Shannon Stacey

British M&B book, perplexed American reader

I’m currently reading a Harlequin Romance, Oh-So-Sensible Secretary by Jessica Hart (digital/print) and enjoying the reading of it very much. No, secretary isn’t one of the category keywords I usually jump at, nor do I usually care for first-person POV or the absence of the hero’s POV, but I was totally sold and bumped it to the top of TBR pile after reading Wendy the SuperLibrarian’s review of the book, which concludes with:

I firmly believe that category romance, done right, is one of the most joyous reading experiences a romance reader can have. That’s what I felt when I finished this story. Pure, unadulterated joy. It’s simply, breathtakingly wonderful.

So far, at the halfway point, I’m in total agreement. I did, however, come to this passage and stop:

‘I’m famed for my powers of deduction. The FBI are always calling me up and asking me to help them out.’

I don’t mean to say that I stopped in a “bad” way, just that I became so distracted with the mulling over of the FBI, I didn’t read any further at the time.

The book is set in England. I assume—perhaps erroneously, but based on the prose—that the author is British. I even went back into the snippet and changed the ” I automatically typed to ‘ to make it correct.

The FBI is inherently American, though, so hence the perplexion. After much mulling, I’m left to wonder if that was changed for the American version of the book. I don’t know what the British equivalent of the FBI is, but perhaps they thought it wouldn’t be recognizable to American readers (though the context makes it clear). Scotland Yard would be one option—still British, but universally recognized.

Reimagine the equivalent passage as it would be if written by an American author for an American publisher and American audience:

“I’m famed for my powers of deduction. Scotland Yard’s always calling me up and asking me to help them out.”

See? Slightly illogical and perplexing. Why wouldn’t he say FBI?

So I guess my question is two-fold. Do they edit in “American-isms” for the US release of Mills & Boon books? And does anybody have a British release copy of Oh-So-Sensible Secretary? I’m very interested to know if he says FBI in that version.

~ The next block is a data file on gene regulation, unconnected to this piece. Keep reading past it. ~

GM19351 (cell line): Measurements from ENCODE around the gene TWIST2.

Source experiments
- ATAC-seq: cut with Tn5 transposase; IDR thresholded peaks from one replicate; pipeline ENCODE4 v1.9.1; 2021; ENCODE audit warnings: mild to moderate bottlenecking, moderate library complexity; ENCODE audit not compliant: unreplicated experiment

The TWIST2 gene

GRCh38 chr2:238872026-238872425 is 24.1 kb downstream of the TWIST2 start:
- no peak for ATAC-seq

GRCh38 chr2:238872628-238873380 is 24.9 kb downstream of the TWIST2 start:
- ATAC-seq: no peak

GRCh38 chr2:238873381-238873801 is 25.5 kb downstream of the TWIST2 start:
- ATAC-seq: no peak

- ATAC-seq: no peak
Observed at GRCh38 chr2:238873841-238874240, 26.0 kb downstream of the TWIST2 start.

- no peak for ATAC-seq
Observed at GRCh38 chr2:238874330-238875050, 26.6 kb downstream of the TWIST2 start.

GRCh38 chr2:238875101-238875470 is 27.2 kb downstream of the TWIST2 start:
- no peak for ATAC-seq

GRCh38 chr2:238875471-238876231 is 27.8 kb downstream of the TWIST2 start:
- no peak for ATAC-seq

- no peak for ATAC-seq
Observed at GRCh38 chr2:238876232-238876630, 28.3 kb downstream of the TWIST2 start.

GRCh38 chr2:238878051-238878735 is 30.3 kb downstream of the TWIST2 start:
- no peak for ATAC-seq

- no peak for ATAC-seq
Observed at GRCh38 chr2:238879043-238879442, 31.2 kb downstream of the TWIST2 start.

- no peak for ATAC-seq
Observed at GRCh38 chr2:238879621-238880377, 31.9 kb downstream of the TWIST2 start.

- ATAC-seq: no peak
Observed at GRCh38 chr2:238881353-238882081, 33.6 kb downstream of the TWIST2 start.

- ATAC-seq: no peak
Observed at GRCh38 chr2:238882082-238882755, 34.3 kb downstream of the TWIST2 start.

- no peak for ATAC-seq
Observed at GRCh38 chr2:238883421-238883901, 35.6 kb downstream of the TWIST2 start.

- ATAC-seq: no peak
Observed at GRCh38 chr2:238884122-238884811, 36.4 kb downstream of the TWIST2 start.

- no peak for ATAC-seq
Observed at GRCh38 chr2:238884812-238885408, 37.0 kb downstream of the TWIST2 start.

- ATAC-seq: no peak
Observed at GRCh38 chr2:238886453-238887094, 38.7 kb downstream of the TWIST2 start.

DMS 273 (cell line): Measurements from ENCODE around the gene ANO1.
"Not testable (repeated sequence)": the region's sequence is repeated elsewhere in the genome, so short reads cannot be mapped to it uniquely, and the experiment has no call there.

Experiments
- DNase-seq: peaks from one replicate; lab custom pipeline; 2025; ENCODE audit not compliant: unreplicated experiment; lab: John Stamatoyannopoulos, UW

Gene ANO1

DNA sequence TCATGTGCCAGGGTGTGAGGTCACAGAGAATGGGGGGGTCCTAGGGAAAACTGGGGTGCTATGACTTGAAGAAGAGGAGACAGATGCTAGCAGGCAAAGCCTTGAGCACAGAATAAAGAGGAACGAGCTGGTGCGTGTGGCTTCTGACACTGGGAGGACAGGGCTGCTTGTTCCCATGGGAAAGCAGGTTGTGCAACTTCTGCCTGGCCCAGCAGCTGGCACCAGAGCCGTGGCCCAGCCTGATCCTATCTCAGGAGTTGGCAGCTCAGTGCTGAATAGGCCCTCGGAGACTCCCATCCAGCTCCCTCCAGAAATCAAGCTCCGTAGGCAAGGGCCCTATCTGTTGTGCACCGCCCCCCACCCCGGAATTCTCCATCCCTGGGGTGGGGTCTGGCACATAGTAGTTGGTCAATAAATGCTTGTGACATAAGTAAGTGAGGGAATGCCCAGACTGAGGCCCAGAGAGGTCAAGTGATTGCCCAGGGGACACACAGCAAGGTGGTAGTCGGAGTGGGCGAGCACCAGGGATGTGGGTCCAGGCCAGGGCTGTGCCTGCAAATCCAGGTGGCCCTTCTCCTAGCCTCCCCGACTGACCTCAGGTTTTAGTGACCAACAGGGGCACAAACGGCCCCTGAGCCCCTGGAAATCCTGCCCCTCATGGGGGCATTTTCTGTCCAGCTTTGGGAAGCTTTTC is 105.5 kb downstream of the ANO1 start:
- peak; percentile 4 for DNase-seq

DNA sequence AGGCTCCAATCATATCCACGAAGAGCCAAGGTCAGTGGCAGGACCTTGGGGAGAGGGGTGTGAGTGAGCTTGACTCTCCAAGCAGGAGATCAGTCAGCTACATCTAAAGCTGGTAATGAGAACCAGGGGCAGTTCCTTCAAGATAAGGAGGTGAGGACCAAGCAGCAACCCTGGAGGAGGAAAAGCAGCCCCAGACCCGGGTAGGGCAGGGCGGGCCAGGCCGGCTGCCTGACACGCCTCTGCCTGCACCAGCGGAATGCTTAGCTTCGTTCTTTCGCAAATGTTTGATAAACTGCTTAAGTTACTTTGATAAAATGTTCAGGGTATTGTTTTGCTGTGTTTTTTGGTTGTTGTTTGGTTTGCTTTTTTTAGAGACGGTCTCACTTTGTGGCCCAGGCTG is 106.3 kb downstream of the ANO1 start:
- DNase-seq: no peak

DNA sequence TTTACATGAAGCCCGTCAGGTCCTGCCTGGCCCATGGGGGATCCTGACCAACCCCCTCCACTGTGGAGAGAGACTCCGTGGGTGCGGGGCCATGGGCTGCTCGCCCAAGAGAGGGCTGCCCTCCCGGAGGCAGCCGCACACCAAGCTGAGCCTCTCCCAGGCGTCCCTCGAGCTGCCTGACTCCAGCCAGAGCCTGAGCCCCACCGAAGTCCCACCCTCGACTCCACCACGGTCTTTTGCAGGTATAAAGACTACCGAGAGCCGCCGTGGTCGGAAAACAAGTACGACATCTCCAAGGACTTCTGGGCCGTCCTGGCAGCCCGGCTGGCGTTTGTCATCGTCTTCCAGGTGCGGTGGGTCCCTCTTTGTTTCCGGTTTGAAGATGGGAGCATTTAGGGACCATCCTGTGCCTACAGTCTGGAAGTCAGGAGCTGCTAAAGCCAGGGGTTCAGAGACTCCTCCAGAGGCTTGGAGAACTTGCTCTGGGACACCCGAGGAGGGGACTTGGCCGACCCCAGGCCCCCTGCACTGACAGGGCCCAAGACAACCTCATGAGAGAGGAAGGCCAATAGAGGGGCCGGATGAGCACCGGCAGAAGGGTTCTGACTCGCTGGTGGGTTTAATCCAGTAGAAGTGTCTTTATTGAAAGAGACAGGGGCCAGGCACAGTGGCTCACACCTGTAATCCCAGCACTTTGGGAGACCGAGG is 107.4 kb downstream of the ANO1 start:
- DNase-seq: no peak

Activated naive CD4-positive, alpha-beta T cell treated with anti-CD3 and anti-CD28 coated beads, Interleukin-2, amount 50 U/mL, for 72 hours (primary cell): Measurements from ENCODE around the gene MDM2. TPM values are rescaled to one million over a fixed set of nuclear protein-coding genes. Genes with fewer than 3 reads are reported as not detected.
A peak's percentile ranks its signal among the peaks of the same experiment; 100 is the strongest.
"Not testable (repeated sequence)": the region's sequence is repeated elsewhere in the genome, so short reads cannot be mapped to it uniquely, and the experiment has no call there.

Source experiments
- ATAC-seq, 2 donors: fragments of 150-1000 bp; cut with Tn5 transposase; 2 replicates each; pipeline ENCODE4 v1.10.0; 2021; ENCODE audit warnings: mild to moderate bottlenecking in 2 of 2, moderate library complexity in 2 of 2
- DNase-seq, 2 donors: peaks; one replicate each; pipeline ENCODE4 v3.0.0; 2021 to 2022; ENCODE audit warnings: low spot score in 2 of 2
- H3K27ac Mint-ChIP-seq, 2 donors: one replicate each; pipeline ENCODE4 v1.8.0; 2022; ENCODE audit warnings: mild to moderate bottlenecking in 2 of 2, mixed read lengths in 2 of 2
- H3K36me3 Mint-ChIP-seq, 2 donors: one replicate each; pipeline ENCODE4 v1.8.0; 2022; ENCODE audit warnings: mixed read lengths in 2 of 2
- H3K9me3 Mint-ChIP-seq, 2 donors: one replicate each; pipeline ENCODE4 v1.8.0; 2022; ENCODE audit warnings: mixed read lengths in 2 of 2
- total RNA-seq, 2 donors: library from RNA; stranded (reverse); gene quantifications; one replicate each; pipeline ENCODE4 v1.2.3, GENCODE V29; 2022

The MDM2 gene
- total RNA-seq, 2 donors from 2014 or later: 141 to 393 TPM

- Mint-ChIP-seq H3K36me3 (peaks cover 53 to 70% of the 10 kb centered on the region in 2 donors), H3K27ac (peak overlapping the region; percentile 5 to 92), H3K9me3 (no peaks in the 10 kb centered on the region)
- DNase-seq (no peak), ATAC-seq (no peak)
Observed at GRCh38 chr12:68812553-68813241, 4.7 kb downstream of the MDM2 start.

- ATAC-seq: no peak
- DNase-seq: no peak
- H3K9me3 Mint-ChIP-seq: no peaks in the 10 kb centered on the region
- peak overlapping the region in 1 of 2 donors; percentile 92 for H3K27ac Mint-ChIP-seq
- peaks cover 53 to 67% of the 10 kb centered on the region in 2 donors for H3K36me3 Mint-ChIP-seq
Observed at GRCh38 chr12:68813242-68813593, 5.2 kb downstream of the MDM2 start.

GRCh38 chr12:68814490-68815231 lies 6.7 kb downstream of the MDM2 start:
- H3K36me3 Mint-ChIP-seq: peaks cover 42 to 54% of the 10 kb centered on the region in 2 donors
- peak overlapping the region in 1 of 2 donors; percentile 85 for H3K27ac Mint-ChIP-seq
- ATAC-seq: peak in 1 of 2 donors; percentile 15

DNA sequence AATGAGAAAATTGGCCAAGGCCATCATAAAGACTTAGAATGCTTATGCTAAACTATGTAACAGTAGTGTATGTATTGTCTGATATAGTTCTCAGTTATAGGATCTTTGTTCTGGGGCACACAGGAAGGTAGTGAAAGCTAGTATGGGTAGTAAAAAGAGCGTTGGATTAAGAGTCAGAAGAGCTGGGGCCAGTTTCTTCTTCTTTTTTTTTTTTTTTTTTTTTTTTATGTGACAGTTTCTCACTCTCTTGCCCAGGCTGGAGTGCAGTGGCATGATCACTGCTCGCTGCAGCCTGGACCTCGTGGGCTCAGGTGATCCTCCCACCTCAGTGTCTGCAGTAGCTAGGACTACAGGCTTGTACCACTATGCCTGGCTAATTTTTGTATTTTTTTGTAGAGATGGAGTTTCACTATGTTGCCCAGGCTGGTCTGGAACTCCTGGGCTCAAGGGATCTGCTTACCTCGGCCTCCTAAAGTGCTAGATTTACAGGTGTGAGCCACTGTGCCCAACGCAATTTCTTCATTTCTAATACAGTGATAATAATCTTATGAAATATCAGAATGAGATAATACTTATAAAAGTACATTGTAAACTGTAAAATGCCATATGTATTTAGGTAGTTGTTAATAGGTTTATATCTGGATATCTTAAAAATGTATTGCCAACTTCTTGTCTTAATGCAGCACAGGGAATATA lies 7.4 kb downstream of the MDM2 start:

8 comments to “British M&B book, perplexed American reader”

  1. Carrie
      · May 8th, 2010 at 12:17 am · Link

    Wasn’t he previously living in California before moving to England to go to school? It’s been a while since I read the book, but I think that’s why he says FBI.

  2. Carrie
      · May 8th, 2010 at 12:23 am · Link

    Never mind…I’ve mixed up books again, lol

  3. Evangeline
      · May 8th, 2010 at 12:25 am · Link

    I don’t know why it would be changed to “FBI” if indeed the text was tampered with. After all, the widespread and longtime popularity of James Bond made MI5 part of US pop culture.

  4. Shannon
      · May 8th, 2010 at 12:28 am · Link

    Well, he did travel a great deal, so it’s possible that’s why he said it. But he’s definitely British.

  5. Shannon
      · May 8th, 2010 at 12:31 am · Link

    I agree, Evangeline. I’ve been told now that the MI5 is the close equivalent to FBI and, while it’s MI6 that’s an American household name, the context and the “MI” part would have made the reference more than clear to American readers.

  6. Maisey
      · May 8th, 2010 at 1:26 am · Link

    Could depend on the copy editor or the editor. I personally have been *asked* to change things (expressions) that might not translate well in other markets. But I can’t speak for other lines really. :-) So there…that was helpful.

    You should me able to get the ebook off of Mills and Boon UK.

  7. Shannon
      · May 8th, 2010 at 1:32 pm · Link

    According Lynne Connelly, who has a M&B copy, and Liz Fielding, a M&B author, the author used “FBI”. The words aren’t changed for the American version.

    Mystery solved!

    (Please note: This was in no way a complaint, criticism or attempt to pick a fight about US/British language. Merely sharing the random musings that can stem from reading.)

  8. Annmarie
      · May 9th, 2010 at 4:41 am · Link

    I gobbled this book down today.

    That line kinda stumped me too. I re-read it to make sure I hadn’t substituted FBI myself. I hadn’t.

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